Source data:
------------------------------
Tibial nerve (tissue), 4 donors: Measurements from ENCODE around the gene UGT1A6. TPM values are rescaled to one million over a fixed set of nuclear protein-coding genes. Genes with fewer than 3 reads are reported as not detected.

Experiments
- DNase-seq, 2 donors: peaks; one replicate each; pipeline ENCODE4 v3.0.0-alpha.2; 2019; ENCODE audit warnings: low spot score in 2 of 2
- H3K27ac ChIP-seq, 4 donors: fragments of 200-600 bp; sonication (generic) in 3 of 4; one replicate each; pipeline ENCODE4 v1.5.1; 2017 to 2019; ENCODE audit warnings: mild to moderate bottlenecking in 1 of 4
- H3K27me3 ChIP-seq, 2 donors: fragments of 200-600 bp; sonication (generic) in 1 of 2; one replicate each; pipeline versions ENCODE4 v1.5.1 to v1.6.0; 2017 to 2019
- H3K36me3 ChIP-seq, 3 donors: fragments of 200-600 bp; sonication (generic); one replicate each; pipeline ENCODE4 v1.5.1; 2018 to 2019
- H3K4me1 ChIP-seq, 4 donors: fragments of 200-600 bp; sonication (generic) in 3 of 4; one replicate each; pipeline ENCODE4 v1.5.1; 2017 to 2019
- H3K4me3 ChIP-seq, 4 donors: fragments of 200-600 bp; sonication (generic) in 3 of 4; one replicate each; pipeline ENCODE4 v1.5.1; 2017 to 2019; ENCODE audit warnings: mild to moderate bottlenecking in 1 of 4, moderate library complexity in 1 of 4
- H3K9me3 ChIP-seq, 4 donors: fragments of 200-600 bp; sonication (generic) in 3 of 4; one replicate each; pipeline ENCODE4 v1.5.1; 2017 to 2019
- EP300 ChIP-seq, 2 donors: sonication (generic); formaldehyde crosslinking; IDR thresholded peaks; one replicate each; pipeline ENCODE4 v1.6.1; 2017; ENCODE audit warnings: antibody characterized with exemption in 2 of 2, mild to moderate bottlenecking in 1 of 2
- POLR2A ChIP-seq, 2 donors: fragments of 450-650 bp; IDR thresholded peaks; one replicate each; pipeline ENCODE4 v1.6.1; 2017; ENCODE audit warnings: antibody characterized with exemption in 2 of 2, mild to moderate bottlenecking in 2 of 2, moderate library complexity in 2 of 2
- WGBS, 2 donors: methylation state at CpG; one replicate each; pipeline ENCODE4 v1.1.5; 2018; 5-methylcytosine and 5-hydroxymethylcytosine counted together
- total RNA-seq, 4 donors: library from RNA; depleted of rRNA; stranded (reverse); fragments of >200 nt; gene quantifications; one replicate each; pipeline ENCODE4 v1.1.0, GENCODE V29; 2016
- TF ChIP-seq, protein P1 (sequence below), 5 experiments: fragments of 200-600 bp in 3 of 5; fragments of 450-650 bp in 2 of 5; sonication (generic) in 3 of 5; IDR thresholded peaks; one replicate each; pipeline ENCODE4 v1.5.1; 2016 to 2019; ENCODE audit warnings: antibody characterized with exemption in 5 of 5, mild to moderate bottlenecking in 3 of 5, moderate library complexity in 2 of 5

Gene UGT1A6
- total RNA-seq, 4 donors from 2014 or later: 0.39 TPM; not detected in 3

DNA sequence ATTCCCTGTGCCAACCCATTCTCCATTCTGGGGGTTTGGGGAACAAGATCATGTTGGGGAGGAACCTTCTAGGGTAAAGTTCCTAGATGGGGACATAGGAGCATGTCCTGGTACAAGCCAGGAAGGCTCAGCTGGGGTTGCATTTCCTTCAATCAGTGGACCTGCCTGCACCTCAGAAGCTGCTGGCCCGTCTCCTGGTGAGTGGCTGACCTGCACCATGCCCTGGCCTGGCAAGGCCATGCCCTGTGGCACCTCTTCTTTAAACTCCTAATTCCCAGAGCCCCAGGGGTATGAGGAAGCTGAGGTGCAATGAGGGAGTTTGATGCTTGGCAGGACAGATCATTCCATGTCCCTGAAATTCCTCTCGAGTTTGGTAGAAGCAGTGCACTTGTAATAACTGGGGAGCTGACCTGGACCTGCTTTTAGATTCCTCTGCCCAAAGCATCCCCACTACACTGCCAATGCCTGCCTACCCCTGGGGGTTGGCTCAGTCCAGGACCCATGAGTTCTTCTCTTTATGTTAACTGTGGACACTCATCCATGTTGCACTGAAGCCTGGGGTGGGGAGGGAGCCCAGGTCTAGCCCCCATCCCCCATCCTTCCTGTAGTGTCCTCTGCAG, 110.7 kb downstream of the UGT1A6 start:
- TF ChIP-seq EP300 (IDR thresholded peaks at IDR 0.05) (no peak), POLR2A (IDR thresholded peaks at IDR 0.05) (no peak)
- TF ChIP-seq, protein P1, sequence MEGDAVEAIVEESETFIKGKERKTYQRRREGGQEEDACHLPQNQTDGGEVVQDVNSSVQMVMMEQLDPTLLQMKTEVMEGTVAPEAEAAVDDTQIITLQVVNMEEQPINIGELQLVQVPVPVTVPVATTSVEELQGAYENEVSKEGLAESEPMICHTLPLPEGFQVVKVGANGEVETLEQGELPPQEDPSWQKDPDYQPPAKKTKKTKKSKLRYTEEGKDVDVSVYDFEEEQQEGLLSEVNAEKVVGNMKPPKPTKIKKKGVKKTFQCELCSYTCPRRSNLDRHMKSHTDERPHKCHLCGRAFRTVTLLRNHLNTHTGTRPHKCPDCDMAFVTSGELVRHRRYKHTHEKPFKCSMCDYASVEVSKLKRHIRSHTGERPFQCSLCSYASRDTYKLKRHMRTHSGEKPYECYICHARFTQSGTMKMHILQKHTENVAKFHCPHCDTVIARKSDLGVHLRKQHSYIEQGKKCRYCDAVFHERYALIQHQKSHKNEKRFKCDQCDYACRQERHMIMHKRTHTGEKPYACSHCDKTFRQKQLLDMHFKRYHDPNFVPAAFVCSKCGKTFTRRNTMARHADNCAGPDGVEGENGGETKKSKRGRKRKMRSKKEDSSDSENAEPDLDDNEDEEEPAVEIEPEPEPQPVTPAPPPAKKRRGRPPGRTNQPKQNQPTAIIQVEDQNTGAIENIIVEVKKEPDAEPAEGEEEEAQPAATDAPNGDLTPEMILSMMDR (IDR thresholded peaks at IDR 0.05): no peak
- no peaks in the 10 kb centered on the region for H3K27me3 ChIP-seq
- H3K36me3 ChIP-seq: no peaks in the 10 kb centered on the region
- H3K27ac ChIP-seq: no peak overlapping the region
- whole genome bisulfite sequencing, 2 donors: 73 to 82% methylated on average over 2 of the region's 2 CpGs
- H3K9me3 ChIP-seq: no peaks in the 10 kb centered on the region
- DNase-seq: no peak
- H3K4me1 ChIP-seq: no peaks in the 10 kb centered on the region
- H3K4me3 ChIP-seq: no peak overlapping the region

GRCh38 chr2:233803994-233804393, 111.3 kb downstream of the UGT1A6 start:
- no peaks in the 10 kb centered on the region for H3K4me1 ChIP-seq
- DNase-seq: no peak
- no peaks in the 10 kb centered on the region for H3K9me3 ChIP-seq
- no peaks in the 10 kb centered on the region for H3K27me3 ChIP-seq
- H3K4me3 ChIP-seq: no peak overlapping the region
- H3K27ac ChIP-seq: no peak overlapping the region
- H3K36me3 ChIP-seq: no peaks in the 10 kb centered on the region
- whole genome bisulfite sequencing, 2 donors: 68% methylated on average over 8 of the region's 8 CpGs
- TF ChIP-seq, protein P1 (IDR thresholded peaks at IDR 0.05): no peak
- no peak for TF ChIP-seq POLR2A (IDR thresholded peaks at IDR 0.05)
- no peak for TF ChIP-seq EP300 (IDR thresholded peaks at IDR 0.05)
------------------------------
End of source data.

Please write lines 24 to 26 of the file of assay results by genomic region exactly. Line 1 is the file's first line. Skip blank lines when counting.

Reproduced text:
- H3K9me3 ChIP-seq: no peaks in the 10 kb centered on the region
- DNase-seq: no peak
- H3K4me1 ChIP-seq: no peaks in the 10 kb centered on the region